"It's funny but my life always seems to come back to that record. Let's face it, it took me from oscurity to the top in one go so I'll always be grateful to it. And it seems that the public like me that way. It must be something in the rhythm pattern because the other hit in England, 'You're The Song', also had that same feel to it, didn't it?

"In between I have tried to vary what I've done — and they've all been stiffs! I'm the first to agree now that the public always know best. Sure, I'd like to progress but I'll do my best to make records that I can be recognised by.

"Going all of that time wihout a hit record was so frustrating and annoying. Sure, you start to doubt yourself. Many is the time that I've prayed for a second chance! And now that I have been blessed again, I'll try not to abuse it in any way.

"I think that I have matured a great deal since those days, anyway. It's funny, though, because I had far less problems before that first hit — all I had to worry about was getting to the club every night on time and feeling like playing. Everything else was academic. Then, suddenly, I'm all over the country, doing concerts, appearing on TV.

"I remember the first time we met — that was my first time in California and I was completely out of it. My feet hadn't hit the floor and I was almost living in a permanent daze. Before that break, life was much more tiring but I enjoyed it because of its simplicity. Now, I have come to face the terms and if 'Stone' goes all the way, I'll be more capable of coping with it all.

"And musicly, I have progressed a great deal. Now I'm more into writing and production whereas in those early days, I admit I was just a lucky novice."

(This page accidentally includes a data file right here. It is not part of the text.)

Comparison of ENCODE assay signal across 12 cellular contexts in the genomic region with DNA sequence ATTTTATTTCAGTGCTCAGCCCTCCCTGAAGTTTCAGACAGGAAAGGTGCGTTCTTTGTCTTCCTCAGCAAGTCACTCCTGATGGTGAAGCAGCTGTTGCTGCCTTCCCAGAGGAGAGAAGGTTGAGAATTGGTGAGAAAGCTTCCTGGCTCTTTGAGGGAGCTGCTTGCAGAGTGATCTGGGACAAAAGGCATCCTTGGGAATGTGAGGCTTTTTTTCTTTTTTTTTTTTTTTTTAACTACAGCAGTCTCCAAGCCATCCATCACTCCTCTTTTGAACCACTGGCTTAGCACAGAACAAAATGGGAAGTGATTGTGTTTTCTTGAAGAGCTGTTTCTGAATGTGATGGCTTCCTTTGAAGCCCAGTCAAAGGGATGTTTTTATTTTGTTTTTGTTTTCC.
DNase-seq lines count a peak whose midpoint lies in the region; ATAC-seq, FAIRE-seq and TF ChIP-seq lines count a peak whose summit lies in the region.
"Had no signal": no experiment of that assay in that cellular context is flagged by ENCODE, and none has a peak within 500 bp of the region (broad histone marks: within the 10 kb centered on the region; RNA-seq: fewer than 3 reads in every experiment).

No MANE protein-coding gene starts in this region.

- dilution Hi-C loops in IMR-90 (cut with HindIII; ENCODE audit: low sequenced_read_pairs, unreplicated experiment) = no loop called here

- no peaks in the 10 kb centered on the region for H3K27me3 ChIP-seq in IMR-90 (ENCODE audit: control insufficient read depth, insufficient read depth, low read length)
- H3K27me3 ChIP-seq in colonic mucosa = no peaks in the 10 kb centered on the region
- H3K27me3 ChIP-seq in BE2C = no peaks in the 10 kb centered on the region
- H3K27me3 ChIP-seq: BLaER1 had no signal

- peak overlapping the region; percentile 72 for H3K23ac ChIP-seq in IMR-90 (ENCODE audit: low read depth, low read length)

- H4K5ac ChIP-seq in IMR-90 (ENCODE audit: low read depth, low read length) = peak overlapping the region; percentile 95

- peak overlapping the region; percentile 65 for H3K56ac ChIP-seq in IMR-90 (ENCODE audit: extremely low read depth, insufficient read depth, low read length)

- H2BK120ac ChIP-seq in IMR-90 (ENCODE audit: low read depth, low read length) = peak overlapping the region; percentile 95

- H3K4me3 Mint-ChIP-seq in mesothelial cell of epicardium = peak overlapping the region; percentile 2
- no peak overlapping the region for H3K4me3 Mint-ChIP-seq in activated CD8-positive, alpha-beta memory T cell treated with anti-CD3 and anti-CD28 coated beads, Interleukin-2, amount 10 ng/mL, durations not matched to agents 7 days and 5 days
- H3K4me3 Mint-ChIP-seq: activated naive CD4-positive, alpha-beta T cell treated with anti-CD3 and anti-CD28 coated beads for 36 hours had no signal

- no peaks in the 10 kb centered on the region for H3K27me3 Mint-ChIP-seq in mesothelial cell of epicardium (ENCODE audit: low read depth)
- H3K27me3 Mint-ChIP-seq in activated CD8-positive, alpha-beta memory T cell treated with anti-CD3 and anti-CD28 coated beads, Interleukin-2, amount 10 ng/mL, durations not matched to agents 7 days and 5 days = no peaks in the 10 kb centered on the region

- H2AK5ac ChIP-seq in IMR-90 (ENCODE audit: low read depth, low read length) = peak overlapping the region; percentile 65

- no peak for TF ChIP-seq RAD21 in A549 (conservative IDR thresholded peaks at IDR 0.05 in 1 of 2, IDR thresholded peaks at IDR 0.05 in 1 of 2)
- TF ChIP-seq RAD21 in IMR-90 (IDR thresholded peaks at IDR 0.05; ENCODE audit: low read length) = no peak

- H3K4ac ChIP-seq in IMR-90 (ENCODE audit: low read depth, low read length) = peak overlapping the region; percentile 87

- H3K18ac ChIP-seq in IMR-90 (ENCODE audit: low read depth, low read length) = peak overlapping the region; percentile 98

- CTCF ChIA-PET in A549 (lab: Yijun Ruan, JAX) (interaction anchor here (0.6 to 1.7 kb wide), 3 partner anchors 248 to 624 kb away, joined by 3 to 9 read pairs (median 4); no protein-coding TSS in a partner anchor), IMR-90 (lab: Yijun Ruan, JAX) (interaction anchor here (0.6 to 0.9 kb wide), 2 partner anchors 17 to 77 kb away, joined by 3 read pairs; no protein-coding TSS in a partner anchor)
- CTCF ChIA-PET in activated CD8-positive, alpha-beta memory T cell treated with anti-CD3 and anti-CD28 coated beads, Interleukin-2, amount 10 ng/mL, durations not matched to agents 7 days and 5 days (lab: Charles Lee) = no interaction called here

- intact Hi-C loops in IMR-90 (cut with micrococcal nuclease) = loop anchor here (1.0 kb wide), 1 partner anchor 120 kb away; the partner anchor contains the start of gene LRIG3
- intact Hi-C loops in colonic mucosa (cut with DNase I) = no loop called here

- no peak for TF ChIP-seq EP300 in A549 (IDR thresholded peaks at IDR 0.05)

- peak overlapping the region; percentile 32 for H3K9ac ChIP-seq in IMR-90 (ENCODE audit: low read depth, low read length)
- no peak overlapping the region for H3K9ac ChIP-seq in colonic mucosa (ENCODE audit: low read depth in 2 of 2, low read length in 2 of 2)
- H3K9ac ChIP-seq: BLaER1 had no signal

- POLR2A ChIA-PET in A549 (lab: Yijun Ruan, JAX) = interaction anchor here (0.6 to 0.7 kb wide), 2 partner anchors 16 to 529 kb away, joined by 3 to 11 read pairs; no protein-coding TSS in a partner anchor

Were there mistakes made the first time around? "Lord, yes!" exclaimed Timmy with a wide grin. "Nothing that I have lived to actually regret because they were all born out of inexperience. And I'll benefit from all of that experience this time.

"You know, you suddenly stumble upon a hit record and you become inundated with all kinds of offers. It's very flattering and a head can be turned! My biggest error was in not co-ordinating my work. I found nyself flying here, there and everywhere to fulfill engagements and I never got to bed or got to go home at all. It was a lack of awareness and the fact that I wasn't signed to a booking agency.

"This time, I'll take care of business, though. In fact, a second chance will be like a blessing and I'm surprised that the shine has never worn off — I still get the same excitement today that I got three years ago.

"I guess, too, that I was lucky to have such a strong wife behind me to help. She kept me going when I wanted to forget it all and without her I would have never gotten through.

"And I've got a lot to thank Henry Stone (TK's King) for. He has given me confidence by persevering with me. It was Henry who took me aside and told me where I was going wrong and just as I have to thank him for 'Why Can't We Live Together', it was Henry who helped 'Stone To The Bone' come to life.

"He told me how I had gotten completely away from what I stood for and that was why I wasn't selling records. That man has the finest ears in the business. He hears a hit when nobody else can and that will always be his strength in the business.

" 'Stone To The Bone' is more of an instrumental and that was Henry's idea. It's like a deja vu situation and now I'm back in the right groove, I'm not going to lose it. I'm just grateful that Henry didn't write me off — because a lot of companies would have done in that situation.

And so spake the ever-smiling and affable gent from Evansville, Indiana. It's refreshing to hear an artist who genuinely seems to comprehend where things were going astray and I'm personally happy for him that he has been able to put it right in time.